You can’t beat a good cup of tea - but there's an endless debate on how to drink it. There are many brands and lots of different flavours to choose from. You can choose teabags or loose leaf tea. You can serve it in a teapot or a favourite mug.
Whatever your preference, there’s one divisive question that rumbles on: do you put the milk in first or last? Now, following International Tea Day, one scientist claims to have finally found the definitive answer. But, do you agree?
Professor Alan Mackie of Leeds University has said that you’ll get the best cuppa if you put the milk in the cup after the tea bag but before the hot water - although perhaps this is only the case if you live in certain areas of the UK.
That’s because the research Mackie is basing his suggestion on found that putting milk in first helps counteract hard water. Hard water occurs when there is a high number of dissolved minerals, predominantly magnesium and calcium, in the water. Homes which have hard water are commonly found in South East England and London. Professor Mackie believes people living in these hard water areas may enjoy their brews more if they use the milk first method.
He said that proteins in the milk lower the mineral content of the water, and this gives the tea extra flavour, particularly when the water is hard. As reported by the Daily Mail, he explained: “Flavour by and large is produced by the different compounds in tea including tannins in particular. The more minerals present in water the more difficult it is for these compounds to develop the flavour - resulting in the dull cuppas you get in hard water areas.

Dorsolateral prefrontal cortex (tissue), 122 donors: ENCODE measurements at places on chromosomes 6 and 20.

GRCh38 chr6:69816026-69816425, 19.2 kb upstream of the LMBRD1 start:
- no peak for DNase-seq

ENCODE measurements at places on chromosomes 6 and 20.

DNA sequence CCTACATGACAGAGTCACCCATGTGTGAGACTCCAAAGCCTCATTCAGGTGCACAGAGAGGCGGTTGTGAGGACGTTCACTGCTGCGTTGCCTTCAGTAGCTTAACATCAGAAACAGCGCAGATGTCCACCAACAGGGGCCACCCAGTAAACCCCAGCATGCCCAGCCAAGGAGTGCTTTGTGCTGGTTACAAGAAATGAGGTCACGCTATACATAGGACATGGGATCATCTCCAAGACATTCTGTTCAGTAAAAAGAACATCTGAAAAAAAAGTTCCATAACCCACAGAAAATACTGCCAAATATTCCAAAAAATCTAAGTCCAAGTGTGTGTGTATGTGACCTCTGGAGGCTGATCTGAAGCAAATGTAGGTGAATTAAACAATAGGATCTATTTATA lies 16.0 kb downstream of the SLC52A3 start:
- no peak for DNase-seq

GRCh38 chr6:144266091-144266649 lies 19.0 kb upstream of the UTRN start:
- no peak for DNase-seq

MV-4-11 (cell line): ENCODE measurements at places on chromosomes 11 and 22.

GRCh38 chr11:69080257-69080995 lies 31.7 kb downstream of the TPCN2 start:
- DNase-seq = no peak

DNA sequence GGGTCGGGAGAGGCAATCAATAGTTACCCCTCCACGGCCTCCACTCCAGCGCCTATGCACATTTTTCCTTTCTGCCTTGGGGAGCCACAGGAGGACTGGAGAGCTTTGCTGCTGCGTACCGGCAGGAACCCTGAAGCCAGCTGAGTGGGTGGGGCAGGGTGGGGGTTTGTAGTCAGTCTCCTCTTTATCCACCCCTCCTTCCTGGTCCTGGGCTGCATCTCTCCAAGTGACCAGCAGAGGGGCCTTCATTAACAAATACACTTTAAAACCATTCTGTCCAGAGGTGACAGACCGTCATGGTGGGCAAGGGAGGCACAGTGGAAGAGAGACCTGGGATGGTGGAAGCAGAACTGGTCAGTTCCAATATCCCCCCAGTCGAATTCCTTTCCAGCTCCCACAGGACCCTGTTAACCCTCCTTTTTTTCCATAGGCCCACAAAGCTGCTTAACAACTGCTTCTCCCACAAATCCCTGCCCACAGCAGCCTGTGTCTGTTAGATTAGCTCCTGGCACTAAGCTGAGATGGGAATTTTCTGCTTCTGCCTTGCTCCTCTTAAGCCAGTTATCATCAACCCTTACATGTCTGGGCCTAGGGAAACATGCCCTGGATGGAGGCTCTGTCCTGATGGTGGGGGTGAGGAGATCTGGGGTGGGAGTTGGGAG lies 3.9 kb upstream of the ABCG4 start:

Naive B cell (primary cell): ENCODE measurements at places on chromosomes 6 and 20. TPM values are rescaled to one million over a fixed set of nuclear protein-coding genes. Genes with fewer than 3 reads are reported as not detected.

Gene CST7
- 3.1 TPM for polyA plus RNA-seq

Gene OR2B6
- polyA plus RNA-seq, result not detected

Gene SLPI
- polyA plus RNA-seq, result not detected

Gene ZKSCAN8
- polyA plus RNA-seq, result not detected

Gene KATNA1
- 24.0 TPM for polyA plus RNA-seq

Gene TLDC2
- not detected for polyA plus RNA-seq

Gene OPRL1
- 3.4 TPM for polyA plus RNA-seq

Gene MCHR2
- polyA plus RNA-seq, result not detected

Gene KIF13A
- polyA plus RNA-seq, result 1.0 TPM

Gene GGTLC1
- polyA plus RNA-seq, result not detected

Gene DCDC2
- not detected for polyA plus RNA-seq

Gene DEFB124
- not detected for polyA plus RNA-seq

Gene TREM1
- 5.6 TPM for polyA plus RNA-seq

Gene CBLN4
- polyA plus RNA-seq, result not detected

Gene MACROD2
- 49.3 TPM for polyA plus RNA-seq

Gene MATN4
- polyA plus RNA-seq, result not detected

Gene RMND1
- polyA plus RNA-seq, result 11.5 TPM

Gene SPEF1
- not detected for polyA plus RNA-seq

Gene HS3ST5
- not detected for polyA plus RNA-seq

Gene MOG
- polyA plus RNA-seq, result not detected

“Making tea the traditional way - steeping a bag in hot water before removing it and adding milk - results in the tannins turning into solids before they can develop the flavour properly. But, if the milk is added at the start of the steeping process then its proteins can bind to the tannins and other minerals in the water - preventing them from turning solid - which in turn gives you a far superior flavour.”
Research carried out in conjunction with INTU, a manufacturer of boiling water taps, found that minerals in hard water do prevent flavour compounds forming in a cup of tea. Kieran Taylor-Bradshaw, Managing Director of hot tap manufacturer INTU Boiling Water Taps, also told the Mail: “A decent cuppa brings joy and brightens the day, but for too many it remains a distant dream, with hard water to blame.”
So, this research could also point to the fact that people who live in soft water areas could put the milk in last, if they wish, and the taste of their cuppa will be just the same.
Areas which have soft water tend to be more northern, especially Scotland, Ireland and Wales. Water is naturally soft when it falls from the sky and gains its hardness after coming into contact with the ground. If water falls on non-porous rock such as granite, the water cannot penetrate the ground and therefore cannot pick up any particles or minerals and so stays soft, according to Aquacare.
If you would like to know what the water is like in your area, you can enter your postcode on the Aquacare website using the hard water map.